Department of Agronomy
Take-all is a disease of the roots, crown, and stem base of wheat. It interrupts plant development and may seriously suppress yields. A common problem of winter wheat in North America, Take-all occurs in Missouri especially under cool, damp conditions. The name originated in Australia in the middle of the last century when the disease “took all” seedlings it attacked. In Missouri the disease seldom affects seedlings but more commonly attacks wheat plants at the tillering stage.
Yield losses to this disease in Missouri vary yearly depending on environmental conditions. Light to moderate damage may often go undetected. If soil and weather conditions favor the disease, severe root and crown rot develop, and yields may drop more than 50 percent.
Take-all is caused by the fungus Gaeumannomyces graminis. It infects wheat, barley, rye and several grasses, including smooth bromegrass (Bromus spp.), quackgrass (Agropyron spp.) and bentgrass (Agrostic spp.).
Most plants withstand mild root infections and appear symptomless. Severely infected plants are stunted and ripen prematurely. Take-all symptoms are most obvious near heading, when plants appear uneven in height (Figure 1), begin to die prematurely, and exhibit white heads (Figure 2). Infected plants may be stunted, mildly off color (yellow) and have fewer tillers. When tillers are killed prematurely, their heads are distinctly bleached (white-headed) and sterile. Diseased plants are easily pulled up or break off near the soil line because of root rot. On close examination, their roots appear sparse, blackened, and brittle (Figure 3).
Patches of stunted wheat are a symptom of severe Take-all infection
Plants affected by Take-all develop white heads and die prematurely
Plants affected by Take-all have darkened stem bases and black, brittle roots
Symptoms may be limited to blackened roots if soil moisture is low early in the development of the crop. If there is sufficient soil moisture throughout the growing season, the black-brown rot may extend into the crown and up the stem base, where a superficial, dark, shiny layer of the fungus surrounds the stem beneath the lowest leaf sheath. Diseased stems weakened at their base may occasionally lodge, or lie flat on the ground. Although these symptoms are often the first obvious indications of Take-all, they are the terminal stages of the disease.
The Take-all fungus survives from year to year on the undecomposed root and crown residue of infected plants. It can be spread from area to area in this debris. Healthy plant roots become infected as they grow through soil near infected wheat debris. Infection occurs when the fungus penetrates the young roots of a living plant. Infection occurs throughout the growing season but is more severe when the temperature is between 54 degrees and 64 degrees Fahrenheit. Damage is usually greater when plants are infected in the autumn or early spring. Damage may not be visible when plants are infected in late spring rather than early spring.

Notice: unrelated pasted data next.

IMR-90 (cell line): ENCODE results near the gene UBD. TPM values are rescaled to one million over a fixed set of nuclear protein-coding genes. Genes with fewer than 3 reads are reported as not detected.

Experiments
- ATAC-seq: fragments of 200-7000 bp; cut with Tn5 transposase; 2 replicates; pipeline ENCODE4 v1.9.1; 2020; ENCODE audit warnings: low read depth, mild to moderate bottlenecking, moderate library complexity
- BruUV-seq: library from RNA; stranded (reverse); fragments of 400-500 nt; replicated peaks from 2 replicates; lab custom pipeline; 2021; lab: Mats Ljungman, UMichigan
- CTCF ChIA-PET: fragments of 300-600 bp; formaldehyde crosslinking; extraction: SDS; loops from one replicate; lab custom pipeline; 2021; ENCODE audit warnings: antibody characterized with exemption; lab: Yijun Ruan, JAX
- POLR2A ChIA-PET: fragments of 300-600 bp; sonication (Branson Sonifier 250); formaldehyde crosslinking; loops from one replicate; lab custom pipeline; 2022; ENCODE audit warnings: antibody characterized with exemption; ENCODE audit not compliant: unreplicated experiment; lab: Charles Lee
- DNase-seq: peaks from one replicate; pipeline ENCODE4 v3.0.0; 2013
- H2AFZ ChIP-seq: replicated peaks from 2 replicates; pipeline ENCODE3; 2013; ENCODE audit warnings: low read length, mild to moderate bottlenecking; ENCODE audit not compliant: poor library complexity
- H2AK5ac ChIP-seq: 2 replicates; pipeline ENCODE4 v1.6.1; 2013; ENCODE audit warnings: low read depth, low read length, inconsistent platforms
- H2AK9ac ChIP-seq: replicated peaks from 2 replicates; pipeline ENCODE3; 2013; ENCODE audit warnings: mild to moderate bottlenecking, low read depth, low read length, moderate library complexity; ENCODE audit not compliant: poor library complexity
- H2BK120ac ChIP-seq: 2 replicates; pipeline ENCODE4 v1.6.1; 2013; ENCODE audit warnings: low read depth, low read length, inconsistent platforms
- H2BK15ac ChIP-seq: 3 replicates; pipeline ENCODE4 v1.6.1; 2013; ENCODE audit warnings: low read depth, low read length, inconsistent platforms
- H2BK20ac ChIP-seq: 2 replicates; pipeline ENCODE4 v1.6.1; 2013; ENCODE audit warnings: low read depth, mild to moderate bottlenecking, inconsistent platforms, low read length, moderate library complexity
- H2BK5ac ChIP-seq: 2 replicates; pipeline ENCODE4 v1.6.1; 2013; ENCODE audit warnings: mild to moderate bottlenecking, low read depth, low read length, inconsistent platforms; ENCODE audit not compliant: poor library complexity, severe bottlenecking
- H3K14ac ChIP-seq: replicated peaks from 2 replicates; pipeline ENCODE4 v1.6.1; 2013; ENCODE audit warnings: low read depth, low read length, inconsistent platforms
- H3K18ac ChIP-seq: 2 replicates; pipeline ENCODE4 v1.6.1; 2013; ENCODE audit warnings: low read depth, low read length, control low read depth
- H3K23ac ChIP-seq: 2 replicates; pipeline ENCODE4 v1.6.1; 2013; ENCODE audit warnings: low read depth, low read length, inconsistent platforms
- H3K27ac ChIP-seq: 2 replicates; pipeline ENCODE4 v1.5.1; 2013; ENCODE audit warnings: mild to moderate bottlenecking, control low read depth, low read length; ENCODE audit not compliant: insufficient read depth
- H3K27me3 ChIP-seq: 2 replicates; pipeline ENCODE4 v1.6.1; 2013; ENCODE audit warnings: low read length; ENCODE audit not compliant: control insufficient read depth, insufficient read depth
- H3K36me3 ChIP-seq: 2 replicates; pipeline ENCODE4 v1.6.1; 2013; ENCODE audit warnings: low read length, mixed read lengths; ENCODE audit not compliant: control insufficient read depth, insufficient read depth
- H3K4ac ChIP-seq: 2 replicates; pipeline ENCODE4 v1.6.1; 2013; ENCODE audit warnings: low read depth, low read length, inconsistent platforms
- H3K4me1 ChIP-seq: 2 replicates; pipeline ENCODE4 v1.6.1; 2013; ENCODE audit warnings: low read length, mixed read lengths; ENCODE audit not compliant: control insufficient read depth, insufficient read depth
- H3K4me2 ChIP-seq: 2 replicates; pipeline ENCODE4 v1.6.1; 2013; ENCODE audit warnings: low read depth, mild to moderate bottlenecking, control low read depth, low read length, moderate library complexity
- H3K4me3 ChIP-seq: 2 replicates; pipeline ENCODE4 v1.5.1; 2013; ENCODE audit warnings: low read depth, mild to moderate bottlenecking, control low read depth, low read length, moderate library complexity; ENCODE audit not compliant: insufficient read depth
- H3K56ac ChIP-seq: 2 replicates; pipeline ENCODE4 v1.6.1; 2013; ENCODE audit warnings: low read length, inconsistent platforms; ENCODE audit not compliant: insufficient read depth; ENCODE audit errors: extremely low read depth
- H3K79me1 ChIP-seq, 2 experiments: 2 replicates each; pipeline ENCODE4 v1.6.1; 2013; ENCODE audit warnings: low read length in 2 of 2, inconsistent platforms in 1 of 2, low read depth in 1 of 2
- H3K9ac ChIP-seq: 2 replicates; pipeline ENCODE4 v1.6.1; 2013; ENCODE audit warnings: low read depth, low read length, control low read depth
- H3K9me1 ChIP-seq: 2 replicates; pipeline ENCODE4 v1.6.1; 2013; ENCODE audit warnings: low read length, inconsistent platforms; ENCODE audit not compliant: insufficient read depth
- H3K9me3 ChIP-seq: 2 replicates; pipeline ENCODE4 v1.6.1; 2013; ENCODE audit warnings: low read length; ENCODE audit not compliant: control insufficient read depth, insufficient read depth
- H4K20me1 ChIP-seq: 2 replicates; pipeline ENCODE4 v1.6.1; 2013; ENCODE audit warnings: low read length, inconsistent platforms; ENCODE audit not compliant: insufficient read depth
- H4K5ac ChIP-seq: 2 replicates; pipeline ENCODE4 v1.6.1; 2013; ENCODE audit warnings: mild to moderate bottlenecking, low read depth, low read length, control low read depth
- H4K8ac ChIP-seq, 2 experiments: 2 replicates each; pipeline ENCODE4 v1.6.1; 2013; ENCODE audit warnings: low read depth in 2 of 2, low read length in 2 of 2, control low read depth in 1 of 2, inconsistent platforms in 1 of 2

Take-all is more severe in sandy, alkaline, infertile, and poorly drained soils. Wet soils, especially during the second half of the growing season, favor Take-all development. Symptoms are less noticeable under dry soil conditions.
Take-all severity on wheat depends on the supply of nutrients to the host. It is important, therefore, to maintain good levels of available nitrogen, phosphorus, potassium and magnesium.
Soil pH affects the development of this disease. Disease damage is usually worse as the soil pH approaches 7.0. Thus, applications of lime and nitrate fertilizers (that raise the pH around plant roots) generally increase the severity of Take-all. Ammoniacal and slow-release forms of nitrogen are less favorable for disease development. Also, the severity of Take-all seems less when nitrogen is applied in the spring than in the fall.
The sudden development of whiteheads after a period of hot, dry whether gives the impression that the disease develops late in the season and is favored by hot, dry conditions. However, root and stem damage occurs much earlier, and hot, dry weather serves only to accelerate ripening and water stress. The pathogen rapidly becomes inactive at any stage in the disease cycle during dry weather.
Wheat varieties highly resistant to Take-all are not available. Thus, other disease control techniques must be used.
Rotate crops so a field is out of wheat for one to three years and in a crop that is not infected, such as corn, forage legumes, milo, oats, or soybean. This is usually sufficient for disease control. The fungus needs a host, such as wheat, to thrive on and will die without it. Double cropping wheat and soybean is not a useful rotation for Take-all control. In this situation, the disease develops on the wheat. In problem fields, do not plant wheat as a winter cover crop. The fungus can infect the winter wheat cover crop and thus remain in the soil.
Maintain optimum soil fertility to help reduce the severity of the disease. Adequate nitrogen, phosphorus, potassium and magnesium are needed to promote root and plant growth.
Other management techniques that may be useful include:
- Eradicating wild grass hosts (quackgrass, wild barley, or downy brome) and volunteer wheat.
- Improving drainage (Take-all is more severe in wet areas).
- Delaying fall planting (The disease is usually worse on early wheat than on late-planted wheat).
The disease is not reduced by burning wheat stubble. Reports on the benefits of seed treatment with Baytan for Take-all contol have been variable.